Historical experience is consistent with the idea that even if technology doesn’t reduce the aggregate number of jobs, it certainly does disrupt types of jobs - and lives.
A recent report from the Pathways to Prosperity Commission in the United Kingdom suggests during the industrial revolution working-class labourers experienced a decline in living standards for the first 60 years while the income of the top 5 per cent more than doubled.
Consider the introduction of the washing machine: in 1910 there were 500,000 domestic laundry staff in the US. Within 30 years their number had declined by nearly 90 per cent.
Research from Alpha Beta looks at the impact of technological change on the labour market from two perspectives: the change in jobs across an economy and the change of tasks within specific jobs.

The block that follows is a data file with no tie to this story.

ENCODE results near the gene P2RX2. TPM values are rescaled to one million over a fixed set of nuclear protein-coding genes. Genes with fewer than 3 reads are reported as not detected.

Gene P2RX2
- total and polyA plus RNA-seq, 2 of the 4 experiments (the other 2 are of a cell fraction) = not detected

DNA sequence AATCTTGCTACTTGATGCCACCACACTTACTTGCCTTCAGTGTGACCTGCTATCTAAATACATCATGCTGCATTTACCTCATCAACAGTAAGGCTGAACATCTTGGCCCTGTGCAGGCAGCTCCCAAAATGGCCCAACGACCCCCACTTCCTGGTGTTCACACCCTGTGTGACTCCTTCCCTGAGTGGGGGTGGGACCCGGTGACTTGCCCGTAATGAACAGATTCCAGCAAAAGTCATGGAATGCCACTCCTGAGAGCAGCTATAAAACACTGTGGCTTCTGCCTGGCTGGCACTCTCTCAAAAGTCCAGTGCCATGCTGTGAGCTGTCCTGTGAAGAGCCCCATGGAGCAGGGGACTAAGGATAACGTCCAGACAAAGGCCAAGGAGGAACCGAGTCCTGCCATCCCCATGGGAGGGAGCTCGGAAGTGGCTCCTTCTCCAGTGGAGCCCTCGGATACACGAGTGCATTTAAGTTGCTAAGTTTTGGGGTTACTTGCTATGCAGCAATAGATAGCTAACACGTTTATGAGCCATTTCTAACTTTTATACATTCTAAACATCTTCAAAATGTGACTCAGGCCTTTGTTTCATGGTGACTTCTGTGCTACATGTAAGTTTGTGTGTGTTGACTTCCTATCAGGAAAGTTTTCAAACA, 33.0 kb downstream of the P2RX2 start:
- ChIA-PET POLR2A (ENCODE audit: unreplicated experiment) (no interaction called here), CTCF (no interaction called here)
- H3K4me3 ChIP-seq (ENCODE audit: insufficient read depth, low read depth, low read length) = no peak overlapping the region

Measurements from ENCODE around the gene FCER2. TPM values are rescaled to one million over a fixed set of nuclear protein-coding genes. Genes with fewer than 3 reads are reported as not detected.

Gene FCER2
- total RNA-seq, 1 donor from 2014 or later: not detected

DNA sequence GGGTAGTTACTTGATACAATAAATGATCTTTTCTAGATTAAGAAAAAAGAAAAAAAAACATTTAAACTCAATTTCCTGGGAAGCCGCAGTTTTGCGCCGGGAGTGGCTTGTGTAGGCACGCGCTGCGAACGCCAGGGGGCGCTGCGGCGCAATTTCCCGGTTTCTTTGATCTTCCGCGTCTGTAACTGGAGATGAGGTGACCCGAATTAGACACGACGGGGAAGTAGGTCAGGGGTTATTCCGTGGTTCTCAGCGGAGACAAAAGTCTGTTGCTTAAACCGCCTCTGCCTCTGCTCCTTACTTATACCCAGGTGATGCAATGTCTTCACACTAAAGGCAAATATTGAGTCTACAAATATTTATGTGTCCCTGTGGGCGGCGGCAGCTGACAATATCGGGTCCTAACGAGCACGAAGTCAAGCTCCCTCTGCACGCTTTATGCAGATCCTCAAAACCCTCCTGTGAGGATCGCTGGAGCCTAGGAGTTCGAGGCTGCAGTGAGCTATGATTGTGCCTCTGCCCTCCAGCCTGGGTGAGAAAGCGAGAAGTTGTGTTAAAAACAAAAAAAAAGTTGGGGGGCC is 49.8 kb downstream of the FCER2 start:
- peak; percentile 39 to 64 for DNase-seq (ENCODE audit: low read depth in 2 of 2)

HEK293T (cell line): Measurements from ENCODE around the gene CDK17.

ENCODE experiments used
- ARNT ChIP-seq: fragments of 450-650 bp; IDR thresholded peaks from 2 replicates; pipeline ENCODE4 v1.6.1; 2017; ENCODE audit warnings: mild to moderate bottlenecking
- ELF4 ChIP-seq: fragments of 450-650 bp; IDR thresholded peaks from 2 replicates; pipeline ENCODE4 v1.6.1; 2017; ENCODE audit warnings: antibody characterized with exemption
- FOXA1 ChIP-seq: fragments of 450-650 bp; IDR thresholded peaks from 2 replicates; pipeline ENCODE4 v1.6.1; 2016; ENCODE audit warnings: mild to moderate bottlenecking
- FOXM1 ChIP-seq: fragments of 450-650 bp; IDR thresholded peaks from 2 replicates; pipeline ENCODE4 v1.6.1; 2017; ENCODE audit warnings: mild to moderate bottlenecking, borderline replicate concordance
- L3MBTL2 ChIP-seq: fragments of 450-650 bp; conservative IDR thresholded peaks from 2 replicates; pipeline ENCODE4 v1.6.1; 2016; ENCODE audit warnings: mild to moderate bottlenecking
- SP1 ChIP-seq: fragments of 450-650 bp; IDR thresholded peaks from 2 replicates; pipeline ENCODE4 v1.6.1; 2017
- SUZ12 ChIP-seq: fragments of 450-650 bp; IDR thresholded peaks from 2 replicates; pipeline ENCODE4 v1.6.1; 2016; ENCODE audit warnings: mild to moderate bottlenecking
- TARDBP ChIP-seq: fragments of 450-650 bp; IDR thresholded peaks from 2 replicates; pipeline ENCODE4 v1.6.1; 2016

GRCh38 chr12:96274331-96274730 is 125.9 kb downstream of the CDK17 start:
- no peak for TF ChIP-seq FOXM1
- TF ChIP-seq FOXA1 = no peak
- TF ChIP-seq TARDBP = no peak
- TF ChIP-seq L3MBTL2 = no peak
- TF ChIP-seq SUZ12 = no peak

Its key conclusion is these two types of change are negatively correlated; in other words, the more the tasks within a job change to adapt to new technology, the less chance the job itself becomes obsolete.
The wash up
The lesson for domestic laundry staff a century ago is to embrace the washing machine and make it integral to your working life. Trying to wash clothes quicker by hand probably won’t work.
The absence of a measured increase in productivity shouldn’t distract us from the profound impact technology is having on the way economies function.
Whether there are more or less jobs created we will only know in time. What we can be confident about however is there will be very substantial change within the mass of jobs. Many roles will be destroyed; many new roles created.
Richard Yetsenga is chief economist at ANZ
This story is an edited version of a report from ANZ Research You can read the full, illustrated version HERE.